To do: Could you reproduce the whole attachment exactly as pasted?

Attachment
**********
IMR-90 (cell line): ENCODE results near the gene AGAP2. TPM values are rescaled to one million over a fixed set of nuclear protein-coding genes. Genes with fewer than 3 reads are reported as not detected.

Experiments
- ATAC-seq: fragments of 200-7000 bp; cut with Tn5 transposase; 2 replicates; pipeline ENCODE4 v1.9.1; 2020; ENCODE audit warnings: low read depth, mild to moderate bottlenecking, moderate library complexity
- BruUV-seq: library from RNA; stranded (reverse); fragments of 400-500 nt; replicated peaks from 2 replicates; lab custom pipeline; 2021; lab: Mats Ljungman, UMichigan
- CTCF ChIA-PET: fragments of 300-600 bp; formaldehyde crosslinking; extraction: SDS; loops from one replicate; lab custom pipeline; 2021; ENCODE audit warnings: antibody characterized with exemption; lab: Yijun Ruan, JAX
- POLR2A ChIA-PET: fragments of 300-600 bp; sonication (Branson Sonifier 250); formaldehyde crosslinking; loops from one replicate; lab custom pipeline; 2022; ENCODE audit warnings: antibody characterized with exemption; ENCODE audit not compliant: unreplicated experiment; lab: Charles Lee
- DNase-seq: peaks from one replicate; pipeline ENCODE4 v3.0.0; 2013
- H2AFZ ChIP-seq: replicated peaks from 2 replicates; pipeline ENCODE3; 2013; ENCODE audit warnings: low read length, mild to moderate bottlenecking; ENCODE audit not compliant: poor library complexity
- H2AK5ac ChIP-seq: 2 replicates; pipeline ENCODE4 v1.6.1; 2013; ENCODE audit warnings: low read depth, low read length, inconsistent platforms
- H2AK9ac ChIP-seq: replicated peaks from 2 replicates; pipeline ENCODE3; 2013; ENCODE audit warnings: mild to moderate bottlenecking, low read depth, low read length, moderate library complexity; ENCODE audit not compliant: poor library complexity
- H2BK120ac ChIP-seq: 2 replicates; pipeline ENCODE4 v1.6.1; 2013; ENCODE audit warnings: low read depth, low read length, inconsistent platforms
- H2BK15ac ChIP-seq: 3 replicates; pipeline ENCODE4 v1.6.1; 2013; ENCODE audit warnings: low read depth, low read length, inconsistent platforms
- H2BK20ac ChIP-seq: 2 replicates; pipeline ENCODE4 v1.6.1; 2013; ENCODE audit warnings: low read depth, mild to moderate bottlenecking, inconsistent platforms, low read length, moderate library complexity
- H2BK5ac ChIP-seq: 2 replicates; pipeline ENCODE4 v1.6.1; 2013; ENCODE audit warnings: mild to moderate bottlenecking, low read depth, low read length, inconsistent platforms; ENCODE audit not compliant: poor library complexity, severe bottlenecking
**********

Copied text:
IMR-90 (cell line): ENCODE results near the gene AGAP2. TPM values are rescaled to one million over a fixed set of nuclear protein-coding genes. Genes with fewer than 3 reads are reported as not detected.

Experiments
- ATAC-seq: fragments of 200-7000 bp; cut with Tn5 transposase; 2 replicates; pipeline ENCODE4 v1.9.1; 2020; ENCODE audit warnings: low read depth, mild to moderate bottlenecking, moderate library complexity
- BruUV-seq: library from RNA; stranded (reverse); fragments of 400-500 nt; replicated peaks from 2 replicates; lab custom pipeline; 2021; lab: Mats Ljungman, UMichigan
- CTCF ChIA-PET: fragments of 300-600 bp; formaldehyde crosslinking; extraction: SDS; loops from one replicate; lab custom pipeline; 2021; ENCODE audit warnings: antibody characterized with exemption; lab: Yijun Ruan, JAX
- POLR2A ChIA-PET: fragments of 300-600 bp; sonication (Branson Sonifier 250); formaldehyde crosslinking; loops from one replicate; lab custom pipeline; 2022; ENCODE audit warnings: antibody characterized with exemption; ENCODE audit not compliant: unreplicated experiment; lab: Charles Lee
- DNase-seq: peaks from one replicate; pipeline ENCODE4 v3.0.0; 2013
- H2AFZ ChIP-seq: replicated peaks from 2 replicates; pipeline ENCODE3; 2013; ENCODE audit warnings: low read length, mild to moderate bottlenecking; ENCODE audit not compliant: poor library complexity
- H2AK5ac ChIP-seq: 2 replicates; pipeline ENCODE4 v1.6.1; 2013; ENCODE audit warnings: low read depth, low read length, inconsistent platforms
- H2AK9ac ChIP-seq: replicated peaks from 2 replicates; pipeline ENCODE3; 2013; ENCODE audit warnings: mild to moderate bottlenecking, low read depth, low read length, moderate library complexity; ENCODE audit not compliant: poor library complexity
- H2BK120ac ChIP-seq: 2 replicates; pipeline ENCODE4 v1.6.1; 2013; ENCODE audit warnings: low read depth, low read length, inconsistent platforms
- H2BK15ac ChIP-seq: 3 replicates; pipeline ENCODE4 v1.6.1; 2013; ENCODE audit warnings: low read depth, low read length, inconsistent platforms
- H2BK20ac ChIP-seq: 2 replicates; pipeline ENCODE4 v1.6.1; 2013; ENCODE audit warnings: low read depth, mild to moderate bottlenecking, inconsistent platforms, low read length, moderate library complexity
- H2BK5ac ChIP-seq: 2 replicates; pipeline ENCODE4 v1.6.1; 2013; ENCODE audit warnings: mild to moderate bottlenecking, low read depth, low read length, inconsistent platforms; ENCODE audit not compliant: poor library complexity, severe bottlenecking